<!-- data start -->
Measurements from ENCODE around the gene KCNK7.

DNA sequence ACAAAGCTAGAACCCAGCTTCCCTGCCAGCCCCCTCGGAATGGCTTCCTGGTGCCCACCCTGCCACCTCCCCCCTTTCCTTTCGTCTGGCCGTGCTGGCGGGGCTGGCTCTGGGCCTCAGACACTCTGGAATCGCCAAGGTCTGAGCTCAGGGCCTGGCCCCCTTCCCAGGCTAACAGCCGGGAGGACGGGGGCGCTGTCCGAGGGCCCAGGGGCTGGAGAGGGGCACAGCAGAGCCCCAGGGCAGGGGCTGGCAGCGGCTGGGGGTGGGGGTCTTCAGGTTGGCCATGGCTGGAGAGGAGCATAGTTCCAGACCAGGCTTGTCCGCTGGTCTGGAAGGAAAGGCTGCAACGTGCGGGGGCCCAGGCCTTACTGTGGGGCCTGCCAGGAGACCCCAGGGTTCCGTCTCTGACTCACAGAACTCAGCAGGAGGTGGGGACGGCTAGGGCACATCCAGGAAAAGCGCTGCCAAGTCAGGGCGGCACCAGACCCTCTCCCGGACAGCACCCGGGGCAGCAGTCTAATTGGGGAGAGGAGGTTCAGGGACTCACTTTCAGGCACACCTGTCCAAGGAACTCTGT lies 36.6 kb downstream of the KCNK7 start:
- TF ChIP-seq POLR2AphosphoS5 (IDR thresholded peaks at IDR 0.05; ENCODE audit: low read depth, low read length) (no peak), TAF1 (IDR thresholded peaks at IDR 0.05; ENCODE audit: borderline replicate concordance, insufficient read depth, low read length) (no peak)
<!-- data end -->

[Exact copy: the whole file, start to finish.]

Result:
Measurements from ENCODE around the gene KCNK7.

DNA sequence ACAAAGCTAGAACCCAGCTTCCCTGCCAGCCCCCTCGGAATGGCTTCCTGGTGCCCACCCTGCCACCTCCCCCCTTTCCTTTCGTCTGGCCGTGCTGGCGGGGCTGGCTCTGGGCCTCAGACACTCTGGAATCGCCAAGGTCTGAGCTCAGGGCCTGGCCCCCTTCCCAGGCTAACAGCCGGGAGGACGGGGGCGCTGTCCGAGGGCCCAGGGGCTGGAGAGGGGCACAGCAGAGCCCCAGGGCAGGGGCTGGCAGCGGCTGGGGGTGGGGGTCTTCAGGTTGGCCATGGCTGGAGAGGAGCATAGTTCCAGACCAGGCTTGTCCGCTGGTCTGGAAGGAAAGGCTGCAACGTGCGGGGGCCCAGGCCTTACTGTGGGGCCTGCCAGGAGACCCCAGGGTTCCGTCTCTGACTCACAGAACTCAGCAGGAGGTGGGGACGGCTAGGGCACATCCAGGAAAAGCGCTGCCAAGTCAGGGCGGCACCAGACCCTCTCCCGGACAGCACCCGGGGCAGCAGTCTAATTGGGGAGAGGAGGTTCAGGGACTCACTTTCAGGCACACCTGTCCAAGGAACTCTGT lies 36.6 kb downstream of the KCNK7 start:
- TF ChIP-seq POLR2AphosphoS5 (IDR thresholded peaks at IDR 0.05; ENCODE audit: low read depth, low read length) (no peak), TAF1 (IDR thresholded peaks at IDR 0.05; ENCODE audit: borderline replicate concordance, insufficient read depth, low read length) (no peak)